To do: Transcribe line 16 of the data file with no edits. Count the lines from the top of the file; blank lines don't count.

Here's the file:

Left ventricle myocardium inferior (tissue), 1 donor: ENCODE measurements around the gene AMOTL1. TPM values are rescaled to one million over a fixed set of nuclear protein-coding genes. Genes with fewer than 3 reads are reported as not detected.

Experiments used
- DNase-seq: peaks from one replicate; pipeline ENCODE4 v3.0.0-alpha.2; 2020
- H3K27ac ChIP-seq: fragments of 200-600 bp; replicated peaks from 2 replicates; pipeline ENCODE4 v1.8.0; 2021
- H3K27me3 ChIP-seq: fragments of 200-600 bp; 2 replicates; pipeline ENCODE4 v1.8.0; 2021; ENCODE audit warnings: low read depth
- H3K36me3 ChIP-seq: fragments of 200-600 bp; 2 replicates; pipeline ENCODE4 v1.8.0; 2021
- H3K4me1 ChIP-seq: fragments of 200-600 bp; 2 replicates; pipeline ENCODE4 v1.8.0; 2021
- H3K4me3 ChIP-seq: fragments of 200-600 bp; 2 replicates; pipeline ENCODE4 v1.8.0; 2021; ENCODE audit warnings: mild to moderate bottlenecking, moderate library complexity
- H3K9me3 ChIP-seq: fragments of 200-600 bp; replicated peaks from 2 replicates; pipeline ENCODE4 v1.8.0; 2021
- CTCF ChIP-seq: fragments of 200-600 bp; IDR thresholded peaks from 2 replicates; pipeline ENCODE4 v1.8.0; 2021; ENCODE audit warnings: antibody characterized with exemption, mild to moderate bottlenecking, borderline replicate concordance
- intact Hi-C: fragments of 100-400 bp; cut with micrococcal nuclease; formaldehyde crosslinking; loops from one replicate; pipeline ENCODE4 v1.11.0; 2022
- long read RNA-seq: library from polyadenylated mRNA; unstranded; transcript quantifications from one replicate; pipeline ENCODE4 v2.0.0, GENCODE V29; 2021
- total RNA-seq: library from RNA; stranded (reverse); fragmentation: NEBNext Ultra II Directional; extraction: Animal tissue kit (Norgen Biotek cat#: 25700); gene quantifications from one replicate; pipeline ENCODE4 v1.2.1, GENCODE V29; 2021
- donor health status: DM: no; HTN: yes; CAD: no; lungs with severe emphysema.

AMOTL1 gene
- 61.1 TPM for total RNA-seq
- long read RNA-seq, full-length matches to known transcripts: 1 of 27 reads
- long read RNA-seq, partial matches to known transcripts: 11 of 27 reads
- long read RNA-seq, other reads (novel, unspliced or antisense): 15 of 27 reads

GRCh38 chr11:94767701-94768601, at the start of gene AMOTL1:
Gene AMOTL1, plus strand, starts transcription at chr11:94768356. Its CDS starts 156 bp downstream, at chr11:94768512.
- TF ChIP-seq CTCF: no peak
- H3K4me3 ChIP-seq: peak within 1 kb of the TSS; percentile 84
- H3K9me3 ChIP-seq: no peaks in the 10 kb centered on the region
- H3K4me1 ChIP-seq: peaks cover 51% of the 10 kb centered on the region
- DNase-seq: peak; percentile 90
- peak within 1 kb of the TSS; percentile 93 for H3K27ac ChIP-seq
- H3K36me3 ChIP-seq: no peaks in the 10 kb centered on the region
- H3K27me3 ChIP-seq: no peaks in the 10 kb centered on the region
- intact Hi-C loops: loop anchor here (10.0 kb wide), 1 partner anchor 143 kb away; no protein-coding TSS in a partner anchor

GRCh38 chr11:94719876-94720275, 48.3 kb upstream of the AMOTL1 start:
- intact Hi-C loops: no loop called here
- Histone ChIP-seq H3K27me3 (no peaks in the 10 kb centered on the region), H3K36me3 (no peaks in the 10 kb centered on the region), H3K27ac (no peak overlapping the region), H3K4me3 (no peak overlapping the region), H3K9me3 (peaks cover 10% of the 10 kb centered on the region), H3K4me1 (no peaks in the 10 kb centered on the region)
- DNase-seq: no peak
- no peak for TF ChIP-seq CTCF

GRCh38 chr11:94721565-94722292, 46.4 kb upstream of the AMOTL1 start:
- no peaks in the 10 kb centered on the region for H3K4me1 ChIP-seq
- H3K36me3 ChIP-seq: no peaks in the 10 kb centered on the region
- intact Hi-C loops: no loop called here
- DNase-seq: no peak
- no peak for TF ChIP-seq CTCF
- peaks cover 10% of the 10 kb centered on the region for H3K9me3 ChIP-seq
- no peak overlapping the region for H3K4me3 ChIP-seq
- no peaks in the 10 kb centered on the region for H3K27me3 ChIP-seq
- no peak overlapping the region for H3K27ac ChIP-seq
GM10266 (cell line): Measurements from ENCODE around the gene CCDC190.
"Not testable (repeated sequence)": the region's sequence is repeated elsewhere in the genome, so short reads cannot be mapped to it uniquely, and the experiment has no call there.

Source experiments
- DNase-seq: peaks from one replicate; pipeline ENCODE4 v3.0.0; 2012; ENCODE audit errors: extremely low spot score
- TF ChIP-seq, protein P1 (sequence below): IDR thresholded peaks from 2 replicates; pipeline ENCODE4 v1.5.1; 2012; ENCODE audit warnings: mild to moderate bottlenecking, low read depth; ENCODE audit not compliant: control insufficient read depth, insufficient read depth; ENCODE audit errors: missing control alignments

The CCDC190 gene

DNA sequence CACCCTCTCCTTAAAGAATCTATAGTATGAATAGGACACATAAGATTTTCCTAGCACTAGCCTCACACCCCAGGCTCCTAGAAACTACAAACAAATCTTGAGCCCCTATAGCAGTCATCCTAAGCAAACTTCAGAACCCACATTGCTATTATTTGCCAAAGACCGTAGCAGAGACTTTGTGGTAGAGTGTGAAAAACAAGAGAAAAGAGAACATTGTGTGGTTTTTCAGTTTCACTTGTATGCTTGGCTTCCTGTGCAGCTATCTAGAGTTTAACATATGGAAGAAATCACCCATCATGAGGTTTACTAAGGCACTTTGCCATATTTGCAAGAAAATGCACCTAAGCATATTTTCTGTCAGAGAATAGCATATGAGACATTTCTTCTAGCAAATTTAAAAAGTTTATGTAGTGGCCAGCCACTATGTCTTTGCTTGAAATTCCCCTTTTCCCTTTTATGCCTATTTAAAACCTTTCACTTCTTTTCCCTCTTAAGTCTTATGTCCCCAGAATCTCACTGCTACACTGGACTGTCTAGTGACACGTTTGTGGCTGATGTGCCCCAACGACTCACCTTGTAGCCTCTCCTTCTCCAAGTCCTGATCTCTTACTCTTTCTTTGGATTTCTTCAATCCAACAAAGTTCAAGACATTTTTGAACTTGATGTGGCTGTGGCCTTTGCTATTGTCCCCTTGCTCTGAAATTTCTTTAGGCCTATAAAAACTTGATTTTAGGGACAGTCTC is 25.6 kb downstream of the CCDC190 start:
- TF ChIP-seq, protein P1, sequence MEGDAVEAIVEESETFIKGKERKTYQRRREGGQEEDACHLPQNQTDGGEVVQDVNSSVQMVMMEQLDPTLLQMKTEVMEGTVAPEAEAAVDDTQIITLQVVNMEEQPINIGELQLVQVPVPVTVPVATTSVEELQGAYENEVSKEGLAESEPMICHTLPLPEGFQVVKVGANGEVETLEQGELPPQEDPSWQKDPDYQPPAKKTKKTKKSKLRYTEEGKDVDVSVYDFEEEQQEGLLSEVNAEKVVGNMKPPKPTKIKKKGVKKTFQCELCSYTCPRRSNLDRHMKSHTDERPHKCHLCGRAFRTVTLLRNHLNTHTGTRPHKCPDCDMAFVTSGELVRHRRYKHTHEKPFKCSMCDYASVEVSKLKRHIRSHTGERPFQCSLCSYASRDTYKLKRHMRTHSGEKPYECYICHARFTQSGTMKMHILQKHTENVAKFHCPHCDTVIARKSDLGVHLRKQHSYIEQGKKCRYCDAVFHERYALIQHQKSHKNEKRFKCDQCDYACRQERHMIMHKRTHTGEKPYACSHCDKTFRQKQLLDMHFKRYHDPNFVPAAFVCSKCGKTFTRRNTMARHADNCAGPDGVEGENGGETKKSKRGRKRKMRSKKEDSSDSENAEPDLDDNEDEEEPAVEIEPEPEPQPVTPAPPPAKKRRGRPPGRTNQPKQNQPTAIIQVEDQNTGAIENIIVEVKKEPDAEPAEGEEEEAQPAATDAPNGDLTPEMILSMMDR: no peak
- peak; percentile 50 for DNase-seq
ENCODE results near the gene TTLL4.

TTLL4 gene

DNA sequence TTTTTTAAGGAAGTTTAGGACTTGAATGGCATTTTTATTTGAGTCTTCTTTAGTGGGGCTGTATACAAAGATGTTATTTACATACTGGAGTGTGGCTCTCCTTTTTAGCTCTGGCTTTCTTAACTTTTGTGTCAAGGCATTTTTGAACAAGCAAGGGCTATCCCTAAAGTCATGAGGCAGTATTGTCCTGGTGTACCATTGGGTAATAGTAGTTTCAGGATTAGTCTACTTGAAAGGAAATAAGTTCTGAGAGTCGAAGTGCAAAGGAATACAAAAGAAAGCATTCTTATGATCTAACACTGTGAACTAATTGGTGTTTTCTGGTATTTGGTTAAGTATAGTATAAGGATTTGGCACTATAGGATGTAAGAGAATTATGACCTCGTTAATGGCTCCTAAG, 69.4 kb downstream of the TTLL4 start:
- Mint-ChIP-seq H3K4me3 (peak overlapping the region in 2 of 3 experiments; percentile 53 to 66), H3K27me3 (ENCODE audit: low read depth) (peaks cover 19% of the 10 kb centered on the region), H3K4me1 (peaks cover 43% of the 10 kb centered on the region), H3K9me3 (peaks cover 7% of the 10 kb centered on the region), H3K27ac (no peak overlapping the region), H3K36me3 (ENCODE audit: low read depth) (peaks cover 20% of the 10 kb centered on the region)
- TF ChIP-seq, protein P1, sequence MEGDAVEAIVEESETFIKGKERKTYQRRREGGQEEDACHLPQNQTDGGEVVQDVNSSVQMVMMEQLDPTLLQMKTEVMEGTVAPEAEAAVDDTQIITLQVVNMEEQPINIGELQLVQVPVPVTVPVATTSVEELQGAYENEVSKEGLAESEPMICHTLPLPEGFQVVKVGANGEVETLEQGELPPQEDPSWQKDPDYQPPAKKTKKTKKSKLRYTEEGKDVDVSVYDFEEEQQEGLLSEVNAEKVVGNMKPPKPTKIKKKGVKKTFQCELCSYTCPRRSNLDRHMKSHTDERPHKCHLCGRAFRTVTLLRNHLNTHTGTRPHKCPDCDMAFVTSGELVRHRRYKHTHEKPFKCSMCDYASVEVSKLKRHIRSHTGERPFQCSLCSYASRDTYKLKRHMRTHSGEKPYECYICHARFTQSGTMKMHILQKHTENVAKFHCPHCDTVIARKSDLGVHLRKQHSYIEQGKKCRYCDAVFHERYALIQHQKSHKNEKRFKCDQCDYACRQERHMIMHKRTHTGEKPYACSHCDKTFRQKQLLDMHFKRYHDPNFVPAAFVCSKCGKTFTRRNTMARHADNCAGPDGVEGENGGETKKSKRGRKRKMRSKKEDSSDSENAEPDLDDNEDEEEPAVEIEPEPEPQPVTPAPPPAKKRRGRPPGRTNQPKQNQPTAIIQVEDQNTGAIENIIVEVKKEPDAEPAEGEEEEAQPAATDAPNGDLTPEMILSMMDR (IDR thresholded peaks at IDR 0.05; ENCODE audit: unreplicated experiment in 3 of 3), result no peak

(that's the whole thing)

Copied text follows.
- 61.1 TPM for total RNA-seq